Various methods have been used to create the electric field necessary for DEP nanofabrication, but all are limited in some way. As Nan Xiang, a researcher at Southeast University, Nanjing, explains: "the biggest drawback of classical microelectrode DEP is its low flexibility, while the alternatives are complicated and costly."

To improve on the classical method, Xiang and colleagues tried a dot-matrix electrode pattern, but found that the leads between the electrodes interfered with the manipulation of the nanowires. While searching for the solution, the team chanced upon the idea of the multilayer printed circuit board (PCB).

Xiang continues: "We figured we could imitate the structure of the PCB to design the chip, with only 12 individual dot electrodes on the upper surface, and the lead buried in the bottom layer of the chip." The result is a "leadless" dielectrophoresis chip with dot-matrix electrodes, which the researchers have called an LDME-DEP chip.

The bottom layer of the chip, on which the leads are etched, is a piece of indium tin-oxide glass. Above this, another layer of glass forms the penetrating electrode layer, in which a 3×4 pattern of holes is drilled for the 12 silver electrodes. On top of the chip, with the electrode dot matrix in its centre, sits a cross-shaped flow channel layer. As numerical simulations confirmed, the 150 µm thickness of the middle penetrating electrode layer shields the top surface of the chip from interference caused by the leads below, resulting in a much-improved electric field distribution.

A pump in each flow channel allowed the researchers to pass a suspension of silver nanowires over the electrodes in any of four directions, while activating the electrodes caused lengths of nanowire to be caught between them. Hydrodynamic forces in the fluid meant that nanowires parallel to the direction of flow were more likely to be adsorbed at a given voltage, and nanowires perpendicular to the flow were more likely to be washed away.

Imperfectly aligned

In principle, the nanowires would be expected to settle on the electrode centrelines, where the electric field is strongest, but the researchers found that lengths of nanowire would frequently be caught at an angle, and often together with a number of other nanowires. Xiang explained why this is a problem: "Single-nanowire-based devices such as nanowire sensors and nanowire transistors require a single nanowire positioned precisely between the electrodes to obtain stable performance and accurate parameters. Therefore, it is preferred to avoid having multiple nanowires between the electrodes, or nanowires that do not pass through the electrodes' centrelines."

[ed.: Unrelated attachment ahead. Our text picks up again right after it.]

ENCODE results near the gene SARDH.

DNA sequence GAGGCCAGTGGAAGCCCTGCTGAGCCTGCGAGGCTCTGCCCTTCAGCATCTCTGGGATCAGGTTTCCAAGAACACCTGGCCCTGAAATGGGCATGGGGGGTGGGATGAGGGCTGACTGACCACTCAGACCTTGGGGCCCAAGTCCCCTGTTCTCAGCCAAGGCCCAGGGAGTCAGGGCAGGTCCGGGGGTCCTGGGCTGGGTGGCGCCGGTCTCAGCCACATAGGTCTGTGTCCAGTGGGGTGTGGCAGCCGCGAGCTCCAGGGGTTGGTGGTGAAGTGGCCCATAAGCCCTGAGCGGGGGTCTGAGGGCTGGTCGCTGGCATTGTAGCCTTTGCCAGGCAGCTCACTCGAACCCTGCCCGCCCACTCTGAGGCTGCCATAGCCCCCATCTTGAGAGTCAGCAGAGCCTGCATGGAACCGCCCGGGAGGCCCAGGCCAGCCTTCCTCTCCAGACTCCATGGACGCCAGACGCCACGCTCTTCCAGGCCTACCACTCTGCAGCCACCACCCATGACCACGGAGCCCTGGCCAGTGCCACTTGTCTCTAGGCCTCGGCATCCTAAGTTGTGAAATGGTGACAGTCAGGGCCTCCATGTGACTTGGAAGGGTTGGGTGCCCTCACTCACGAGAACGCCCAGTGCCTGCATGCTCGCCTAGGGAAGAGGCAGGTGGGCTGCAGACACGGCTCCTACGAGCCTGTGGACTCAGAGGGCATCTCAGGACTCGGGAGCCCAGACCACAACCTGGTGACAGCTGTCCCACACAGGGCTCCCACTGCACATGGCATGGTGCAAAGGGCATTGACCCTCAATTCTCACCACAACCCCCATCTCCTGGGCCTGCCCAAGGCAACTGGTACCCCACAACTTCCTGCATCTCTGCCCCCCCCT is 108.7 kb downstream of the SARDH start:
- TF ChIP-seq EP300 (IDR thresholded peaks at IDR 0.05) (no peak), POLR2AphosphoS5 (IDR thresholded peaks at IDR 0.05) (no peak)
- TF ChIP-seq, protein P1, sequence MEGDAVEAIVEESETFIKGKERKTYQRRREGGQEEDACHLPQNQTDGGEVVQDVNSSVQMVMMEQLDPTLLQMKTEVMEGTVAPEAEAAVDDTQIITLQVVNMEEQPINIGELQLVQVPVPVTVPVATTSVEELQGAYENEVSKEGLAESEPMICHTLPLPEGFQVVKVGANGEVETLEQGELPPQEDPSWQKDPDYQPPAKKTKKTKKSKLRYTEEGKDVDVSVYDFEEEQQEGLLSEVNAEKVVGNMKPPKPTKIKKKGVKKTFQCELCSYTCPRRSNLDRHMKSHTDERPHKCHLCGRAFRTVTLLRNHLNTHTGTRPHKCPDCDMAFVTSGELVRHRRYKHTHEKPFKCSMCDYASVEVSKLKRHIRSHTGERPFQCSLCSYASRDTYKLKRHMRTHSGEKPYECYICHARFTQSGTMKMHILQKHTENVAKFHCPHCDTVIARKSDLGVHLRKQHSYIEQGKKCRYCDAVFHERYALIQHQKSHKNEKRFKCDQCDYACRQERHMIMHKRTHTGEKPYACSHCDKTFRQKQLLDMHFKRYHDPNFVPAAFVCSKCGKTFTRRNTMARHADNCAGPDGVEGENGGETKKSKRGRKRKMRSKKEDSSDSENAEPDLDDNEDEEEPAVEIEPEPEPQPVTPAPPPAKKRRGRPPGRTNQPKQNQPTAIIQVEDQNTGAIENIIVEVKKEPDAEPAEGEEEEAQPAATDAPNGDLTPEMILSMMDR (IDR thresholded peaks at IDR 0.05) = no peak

Since nanowires settling at undesirable angles and in large numbers could not be avoided, the team needed a way to remove all of the lengths that were caught at less preferable orientations. They achieved this by altering the pattern of electrode activation together with the flow direction and velocity. Lowering the voltage across the affected electrodes, and pumping the fluid in a direction perpendicular to the unsatisfactory nanowires, enabled those lengths of nanowire to be flushed away. Repeating this process allowed the researchers to produce a custom pattern of single nanowires aligned with the electrodes' centrelines (see video above).

This version of the LDME-DEP chip was created with a 3×4 matrix of electrodes, but any number and arrangement could be used, making the new approach a very versatile one. "Therefore," claims Xiang, "our LDME-DEP chip is potentially useful for fabricating bigger and complicated nanostructures in an easier way. And the manufacturing process of nanowire transistors, nanowire batteries and molecular sensors will become more simple and inexpensive."

The research is reported in full in Nanotechnology.